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Originally published Thursday, September 13, 2012 at 3:11 PM

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Feds: Portland police use excessive force

The U.S. Justice Department on Thursday announced the results of an investigation into the Portland Police Department, saying officers use excessive force against mentally ill people.

The Associated Press

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PORTLAND — The U.S. Justice Department on Thursday announced the results of an investigation into the Portland Police Department, saying officers use excessive force against mentally ill people — violations that include frequently discharging stun guns without justification.

The findings were the result of a federal civil-rights investigation initiated last summer after a series of police shootings, many involving mentally ill suspects.

Assistant U.S. attorney general Thomas Perez said the Department of Justice and the city have reached a preliminary agreement on reforms, such as increased training, expedited investigations and increased community oversight of the changes.

Perez said the Justice Department found that encounters between the Portland Police Bureau and "persons living with mental illness too frequently result in the unnecessary use of force or in a higher level of force than was necessary."

The federal agency opened its investigation in June 2011 to examine whether Portland police engaged in a "pattern or practice" of excessive force when dealing with the mentally ill.

Portland's mayor and police chief cooperated with the investigation, Perez said.

"It's disappointing to hear that the Department of Justice believes that you haven't got it right," said police Chief Mike Reese.

Federal officials have conducted similar reviews in other states. Seattle officials recently reached a deal with the Department of Justice, agreeing to court oversight and independent monitoring of the city's police department.

Portland police have been criticized for years over how they deal with mentally ill suspects.

The Justice Department announced its Portland investigation in the aftermath of the death of Aaron Campbell, an unarmed man who was fatally shot by officers who responded to a call that he was threatening suicide.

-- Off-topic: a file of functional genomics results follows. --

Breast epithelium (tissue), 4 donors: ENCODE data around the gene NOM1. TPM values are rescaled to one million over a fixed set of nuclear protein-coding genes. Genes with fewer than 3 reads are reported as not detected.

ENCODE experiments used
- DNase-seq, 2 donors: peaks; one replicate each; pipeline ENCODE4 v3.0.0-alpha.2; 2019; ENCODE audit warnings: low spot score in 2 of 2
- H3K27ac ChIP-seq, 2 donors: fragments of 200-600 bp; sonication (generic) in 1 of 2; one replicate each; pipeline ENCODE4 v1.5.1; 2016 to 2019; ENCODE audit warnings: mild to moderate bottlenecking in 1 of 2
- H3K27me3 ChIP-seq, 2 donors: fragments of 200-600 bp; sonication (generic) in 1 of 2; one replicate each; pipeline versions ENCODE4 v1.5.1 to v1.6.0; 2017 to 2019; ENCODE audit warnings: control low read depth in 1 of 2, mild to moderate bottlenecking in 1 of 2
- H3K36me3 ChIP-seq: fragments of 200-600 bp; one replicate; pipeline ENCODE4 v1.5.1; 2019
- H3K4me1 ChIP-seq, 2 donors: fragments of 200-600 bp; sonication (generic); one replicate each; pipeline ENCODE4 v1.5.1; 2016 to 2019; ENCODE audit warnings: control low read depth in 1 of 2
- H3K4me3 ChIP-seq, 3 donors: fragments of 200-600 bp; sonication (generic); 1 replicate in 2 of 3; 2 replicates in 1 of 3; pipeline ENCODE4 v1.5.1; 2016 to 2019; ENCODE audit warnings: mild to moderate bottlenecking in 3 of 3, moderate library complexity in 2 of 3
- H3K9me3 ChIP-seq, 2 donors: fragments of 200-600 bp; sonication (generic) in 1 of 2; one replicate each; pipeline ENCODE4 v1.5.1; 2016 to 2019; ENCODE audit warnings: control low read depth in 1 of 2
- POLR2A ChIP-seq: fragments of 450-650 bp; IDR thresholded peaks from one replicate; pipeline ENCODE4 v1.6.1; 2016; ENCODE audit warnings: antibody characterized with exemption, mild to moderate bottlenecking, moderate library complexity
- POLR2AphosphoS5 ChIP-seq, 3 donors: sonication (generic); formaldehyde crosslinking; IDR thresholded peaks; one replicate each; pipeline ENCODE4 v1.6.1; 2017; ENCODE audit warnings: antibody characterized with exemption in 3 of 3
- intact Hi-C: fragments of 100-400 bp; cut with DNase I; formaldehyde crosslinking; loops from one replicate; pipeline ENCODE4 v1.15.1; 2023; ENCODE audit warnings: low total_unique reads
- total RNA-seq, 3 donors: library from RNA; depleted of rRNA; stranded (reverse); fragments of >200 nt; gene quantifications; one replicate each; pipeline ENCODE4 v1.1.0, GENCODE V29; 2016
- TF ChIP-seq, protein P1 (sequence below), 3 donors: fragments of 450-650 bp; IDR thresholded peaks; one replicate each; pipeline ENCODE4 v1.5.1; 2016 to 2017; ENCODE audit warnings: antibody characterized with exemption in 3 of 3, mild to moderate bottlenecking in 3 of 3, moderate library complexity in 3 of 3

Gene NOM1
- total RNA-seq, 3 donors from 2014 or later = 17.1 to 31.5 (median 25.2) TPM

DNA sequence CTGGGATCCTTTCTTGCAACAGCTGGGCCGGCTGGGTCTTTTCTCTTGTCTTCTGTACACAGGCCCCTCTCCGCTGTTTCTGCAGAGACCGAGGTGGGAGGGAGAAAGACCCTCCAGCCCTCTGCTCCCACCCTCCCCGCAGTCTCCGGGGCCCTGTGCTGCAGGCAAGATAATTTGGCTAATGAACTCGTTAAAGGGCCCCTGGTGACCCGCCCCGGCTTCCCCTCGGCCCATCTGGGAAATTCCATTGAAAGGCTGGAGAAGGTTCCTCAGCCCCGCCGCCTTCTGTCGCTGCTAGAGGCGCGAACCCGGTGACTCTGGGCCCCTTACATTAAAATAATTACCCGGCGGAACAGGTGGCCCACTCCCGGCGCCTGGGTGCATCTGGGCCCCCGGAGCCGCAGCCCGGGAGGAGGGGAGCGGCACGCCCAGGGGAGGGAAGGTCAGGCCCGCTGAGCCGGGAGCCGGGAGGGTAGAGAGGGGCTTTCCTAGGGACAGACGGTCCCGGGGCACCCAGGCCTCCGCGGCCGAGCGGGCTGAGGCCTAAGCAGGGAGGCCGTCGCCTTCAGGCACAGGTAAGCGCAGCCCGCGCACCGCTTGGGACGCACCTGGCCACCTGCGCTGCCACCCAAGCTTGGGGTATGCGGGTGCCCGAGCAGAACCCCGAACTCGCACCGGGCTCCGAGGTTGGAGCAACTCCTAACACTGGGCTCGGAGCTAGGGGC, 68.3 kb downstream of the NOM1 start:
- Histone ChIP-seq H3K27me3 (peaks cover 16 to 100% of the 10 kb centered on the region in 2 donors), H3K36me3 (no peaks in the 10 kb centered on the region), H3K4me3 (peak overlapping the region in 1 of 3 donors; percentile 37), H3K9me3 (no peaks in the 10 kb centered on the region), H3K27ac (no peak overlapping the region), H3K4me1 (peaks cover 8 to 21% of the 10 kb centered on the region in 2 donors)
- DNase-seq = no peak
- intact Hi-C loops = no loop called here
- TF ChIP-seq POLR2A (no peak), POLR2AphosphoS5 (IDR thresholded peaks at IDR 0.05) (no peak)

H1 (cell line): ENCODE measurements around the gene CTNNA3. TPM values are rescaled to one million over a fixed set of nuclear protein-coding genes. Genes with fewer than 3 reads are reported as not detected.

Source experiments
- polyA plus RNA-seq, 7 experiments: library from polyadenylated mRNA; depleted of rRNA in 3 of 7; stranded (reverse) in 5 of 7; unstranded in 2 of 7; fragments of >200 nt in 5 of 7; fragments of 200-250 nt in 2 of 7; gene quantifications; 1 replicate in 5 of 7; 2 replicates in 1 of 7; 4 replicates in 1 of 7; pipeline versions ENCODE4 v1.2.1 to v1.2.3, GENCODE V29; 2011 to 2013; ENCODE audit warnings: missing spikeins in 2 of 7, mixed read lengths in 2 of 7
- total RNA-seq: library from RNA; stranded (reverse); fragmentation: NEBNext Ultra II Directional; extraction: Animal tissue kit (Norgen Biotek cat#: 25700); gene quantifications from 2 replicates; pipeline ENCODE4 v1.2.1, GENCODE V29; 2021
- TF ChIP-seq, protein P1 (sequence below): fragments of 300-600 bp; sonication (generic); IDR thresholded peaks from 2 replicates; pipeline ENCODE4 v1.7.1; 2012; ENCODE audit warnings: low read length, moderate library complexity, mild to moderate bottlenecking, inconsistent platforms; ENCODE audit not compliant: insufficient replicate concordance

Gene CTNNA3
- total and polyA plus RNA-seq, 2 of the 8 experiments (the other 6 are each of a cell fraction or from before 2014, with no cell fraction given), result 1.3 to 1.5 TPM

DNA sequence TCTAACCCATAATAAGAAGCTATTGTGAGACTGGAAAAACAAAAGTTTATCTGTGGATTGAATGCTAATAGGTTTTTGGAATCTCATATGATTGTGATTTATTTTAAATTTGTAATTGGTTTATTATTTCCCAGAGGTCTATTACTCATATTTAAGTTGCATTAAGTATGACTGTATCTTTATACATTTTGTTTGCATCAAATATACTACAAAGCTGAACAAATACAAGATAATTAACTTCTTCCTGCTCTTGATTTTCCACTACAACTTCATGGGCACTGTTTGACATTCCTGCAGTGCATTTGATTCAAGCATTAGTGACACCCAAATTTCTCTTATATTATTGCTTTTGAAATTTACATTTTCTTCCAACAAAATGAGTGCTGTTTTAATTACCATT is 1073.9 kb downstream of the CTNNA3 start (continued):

His death was not the only recent high-profile case, a public outcry after the 2006 death of James Chasse Jr., a mentally ill man who died after he was chased and tackled by officers after he was said to have urinated in public.

Five years before that, the police shooting of Jose Mejia Poot at a psychiatric hospital drew calls for change in the way police handle the mentally ill.

The federal investigation said Thursday that most police uses of force were constitutional, but that officers sometimes use too much, including situations involving minor offenses.

"Fundamentally, we have to treat people in mental-health crisis with compassion and empathy," Reese said. "We can't treat them the same way we do somebody that's committed a bank robber."

The investigation singled out stun-gun use, saying officers frequently discharged them without justification or used them too many times on a given suspect.

Federal officials also said Oregon's statewide mental-health system has "gaps in services" that often make the police the first responders when people are in a mental-health crisis. In this, Oregon is not alone, Perez said.

"In communities across this country, the largest mental-health facility is the jail," he said. "That's wrong, and we need to change that."

The report noted that Oregon has one of the highest rates of homelessness in the U.S., and many people in that population have serious mental illness.

"Given our anemic community-based mental-health system," said Mayor Sam Adams, "I appreciate that the findings note that the already tough job of being a Portland police officer has gotten even tougher."

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